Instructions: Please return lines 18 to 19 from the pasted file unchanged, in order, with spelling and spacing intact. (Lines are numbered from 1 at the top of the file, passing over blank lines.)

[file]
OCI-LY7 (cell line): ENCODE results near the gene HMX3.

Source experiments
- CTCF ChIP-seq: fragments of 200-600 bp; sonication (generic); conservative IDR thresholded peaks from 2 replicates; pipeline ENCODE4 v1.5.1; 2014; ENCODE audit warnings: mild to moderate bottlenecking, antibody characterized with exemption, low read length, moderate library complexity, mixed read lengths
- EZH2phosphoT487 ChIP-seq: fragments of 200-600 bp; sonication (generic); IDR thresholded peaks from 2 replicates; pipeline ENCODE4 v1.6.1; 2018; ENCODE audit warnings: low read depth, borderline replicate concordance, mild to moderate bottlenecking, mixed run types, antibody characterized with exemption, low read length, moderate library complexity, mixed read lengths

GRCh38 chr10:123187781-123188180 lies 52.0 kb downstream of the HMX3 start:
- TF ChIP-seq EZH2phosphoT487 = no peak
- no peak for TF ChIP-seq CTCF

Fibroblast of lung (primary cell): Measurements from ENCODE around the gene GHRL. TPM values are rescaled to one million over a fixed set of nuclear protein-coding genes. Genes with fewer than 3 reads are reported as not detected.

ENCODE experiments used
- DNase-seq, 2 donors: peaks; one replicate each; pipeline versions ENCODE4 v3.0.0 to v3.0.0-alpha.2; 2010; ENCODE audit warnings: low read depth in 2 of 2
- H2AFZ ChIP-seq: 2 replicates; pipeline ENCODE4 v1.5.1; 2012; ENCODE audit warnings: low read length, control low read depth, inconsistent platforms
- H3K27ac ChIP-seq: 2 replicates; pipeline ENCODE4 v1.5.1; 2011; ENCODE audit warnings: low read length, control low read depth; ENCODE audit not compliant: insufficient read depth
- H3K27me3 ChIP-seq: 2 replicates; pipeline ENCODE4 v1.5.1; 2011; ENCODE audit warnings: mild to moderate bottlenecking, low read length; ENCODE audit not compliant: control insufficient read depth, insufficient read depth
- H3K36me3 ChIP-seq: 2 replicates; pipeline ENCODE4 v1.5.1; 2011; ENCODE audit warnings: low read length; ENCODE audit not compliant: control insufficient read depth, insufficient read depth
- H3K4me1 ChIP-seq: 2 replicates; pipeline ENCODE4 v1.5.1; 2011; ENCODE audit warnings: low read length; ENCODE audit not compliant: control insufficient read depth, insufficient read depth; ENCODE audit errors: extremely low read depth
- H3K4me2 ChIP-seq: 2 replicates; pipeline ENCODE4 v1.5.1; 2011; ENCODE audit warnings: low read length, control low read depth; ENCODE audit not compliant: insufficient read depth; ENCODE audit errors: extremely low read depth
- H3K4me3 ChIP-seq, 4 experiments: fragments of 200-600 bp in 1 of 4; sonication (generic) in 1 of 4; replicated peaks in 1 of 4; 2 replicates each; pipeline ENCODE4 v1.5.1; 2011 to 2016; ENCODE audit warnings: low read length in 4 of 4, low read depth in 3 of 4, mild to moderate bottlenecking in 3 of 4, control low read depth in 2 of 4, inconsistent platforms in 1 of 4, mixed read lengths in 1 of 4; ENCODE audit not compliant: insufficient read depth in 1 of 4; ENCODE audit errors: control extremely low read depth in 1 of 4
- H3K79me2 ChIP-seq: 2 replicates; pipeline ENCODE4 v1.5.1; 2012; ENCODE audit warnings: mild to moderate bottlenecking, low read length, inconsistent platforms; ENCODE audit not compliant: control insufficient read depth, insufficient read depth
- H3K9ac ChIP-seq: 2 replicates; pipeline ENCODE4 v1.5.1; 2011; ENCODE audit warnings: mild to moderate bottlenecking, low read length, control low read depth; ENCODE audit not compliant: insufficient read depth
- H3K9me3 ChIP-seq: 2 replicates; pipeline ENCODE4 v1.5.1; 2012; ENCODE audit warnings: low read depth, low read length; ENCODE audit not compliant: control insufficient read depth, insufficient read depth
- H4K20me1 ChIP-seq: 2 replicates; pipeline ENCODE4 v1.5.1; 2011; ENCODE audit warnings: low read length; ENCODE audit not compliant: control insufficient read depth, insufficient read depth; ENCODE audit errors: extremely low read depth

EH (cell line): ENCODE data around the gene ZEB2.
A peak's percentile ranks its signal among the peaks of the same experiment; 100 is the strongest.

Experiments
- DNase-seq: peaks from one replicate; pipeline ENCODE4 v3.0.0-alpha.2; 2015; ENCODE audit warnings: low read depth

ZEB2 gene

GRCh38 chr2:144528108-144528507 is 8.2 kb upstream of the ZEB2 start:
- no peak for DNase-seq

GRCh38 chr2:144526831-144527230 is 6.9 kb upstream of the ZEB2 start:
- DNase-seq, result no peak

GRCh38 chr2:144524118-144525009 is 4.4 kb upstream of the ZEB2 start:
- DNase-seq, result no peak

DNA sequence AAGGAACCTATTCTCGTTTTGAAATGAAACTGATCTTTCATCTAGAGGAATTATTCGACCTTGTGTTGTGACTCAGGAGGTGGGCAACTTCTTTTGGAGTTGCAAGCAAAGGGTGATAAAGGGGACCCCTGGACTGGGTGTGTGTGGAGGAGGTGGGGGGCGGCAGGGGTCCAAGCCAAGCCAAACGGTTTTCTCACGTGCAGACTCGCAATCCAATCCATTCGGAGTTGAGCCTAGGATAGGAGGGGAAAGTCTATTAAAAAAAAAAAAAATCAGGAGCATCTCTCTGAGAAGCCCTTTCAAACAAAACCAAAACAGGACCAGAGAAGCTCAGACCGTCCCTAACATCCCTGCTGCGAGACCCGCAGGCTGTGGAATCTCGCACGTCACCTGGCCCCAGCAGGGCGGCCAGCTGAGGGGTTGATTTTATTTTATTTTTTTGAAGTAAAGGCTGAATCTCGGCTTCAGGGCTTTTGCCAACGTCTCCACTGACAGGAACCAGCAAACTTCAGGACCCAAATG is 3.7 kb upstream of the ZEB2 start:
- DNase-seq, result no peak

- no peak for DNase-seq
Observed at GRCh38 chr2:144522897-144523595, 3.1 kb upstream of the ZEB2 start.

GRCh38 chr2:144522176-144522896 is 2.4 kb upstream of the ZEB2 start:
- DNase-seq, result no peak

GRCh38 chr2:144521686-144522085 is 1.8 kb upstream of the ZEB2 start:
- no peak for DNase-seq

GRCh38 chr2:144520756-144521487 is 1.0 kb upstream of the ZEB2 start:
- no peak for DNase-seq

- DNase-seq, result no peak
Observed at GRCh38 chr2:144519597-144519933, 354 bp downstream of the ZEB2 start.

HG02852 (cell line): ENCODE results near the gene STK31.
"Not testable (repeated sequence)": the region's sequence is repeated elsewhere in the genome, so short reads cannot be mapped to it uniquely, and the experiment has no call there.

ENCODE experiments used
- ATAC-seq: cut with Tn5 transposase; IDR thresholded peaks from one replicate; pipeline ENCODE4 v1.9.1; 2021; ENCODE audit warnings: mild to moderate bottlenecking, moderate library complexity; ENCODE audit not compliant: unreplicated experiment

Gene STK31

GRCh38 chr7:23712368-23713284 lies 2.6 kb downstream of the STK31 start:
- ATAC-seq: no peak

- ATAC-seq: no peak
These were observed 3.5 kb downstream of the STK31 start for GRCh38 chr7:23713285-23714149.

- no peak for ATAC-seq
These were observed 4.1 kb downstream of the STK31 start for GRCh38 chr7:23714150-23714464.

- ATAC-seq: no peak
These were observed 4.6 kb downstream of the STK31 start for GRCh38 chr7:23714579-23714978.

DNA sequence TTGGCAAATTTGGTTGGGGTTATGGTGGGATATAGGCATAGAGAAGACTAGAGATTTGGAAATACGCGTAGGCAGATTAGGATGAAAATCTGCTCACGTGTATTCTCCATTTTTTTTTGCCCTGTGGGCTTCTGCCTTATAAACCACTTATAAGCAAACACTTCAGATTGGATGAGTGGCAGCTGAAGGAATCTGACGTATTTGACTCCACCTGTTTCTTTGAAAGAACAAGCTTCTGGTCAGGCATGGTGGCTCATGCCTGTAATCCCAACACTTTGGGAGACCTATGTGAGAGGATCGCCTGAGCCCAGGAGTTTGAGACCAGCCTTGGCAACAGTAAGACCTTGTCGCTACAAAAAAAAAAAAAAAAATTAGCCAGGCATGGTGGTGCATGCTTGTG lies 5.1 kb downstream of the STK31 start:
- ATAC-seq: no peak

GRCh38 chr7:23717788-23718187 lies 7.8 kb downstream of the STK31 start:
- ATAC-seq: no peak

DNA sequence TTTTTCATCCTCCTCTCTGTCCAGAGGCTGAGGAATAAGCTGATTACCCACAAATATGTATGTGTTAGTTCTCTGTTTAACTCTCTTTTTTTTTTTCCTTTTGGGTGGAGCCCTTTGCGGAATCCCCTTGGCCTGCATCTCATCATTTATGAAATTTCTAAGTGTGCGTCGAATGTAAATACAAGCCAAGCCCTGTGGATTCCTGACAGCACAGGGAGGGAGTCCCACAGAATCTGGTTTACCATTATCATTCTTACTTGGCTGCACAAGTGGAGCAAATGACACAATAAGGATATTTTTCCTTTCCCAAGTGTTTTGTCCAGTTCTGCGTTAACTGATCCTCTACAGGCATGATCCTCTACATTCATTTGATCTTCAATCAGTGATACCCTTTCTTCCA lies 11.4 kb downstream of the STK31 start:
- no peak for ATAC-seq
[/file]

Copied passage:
- H3K79me2 ChIP-seq: 2 replicates; pipeline ENCODE4 v1.5.1; 2012; ENCODE audit warnings: mild to moderate bottlenecking, low read length, inconsistent platforms; ENCODE audit not compliant: control insufficient read depth, insufficient read depth
- H3K9ac ChIP-seq: 2 replicates; pipeline ENCODE4 v1.5.1; 2011; ENCODE audit warnings: mild to moderate bottlenecking, low read length, control low read depth; ENCODE audit not compliant: insufficient read depth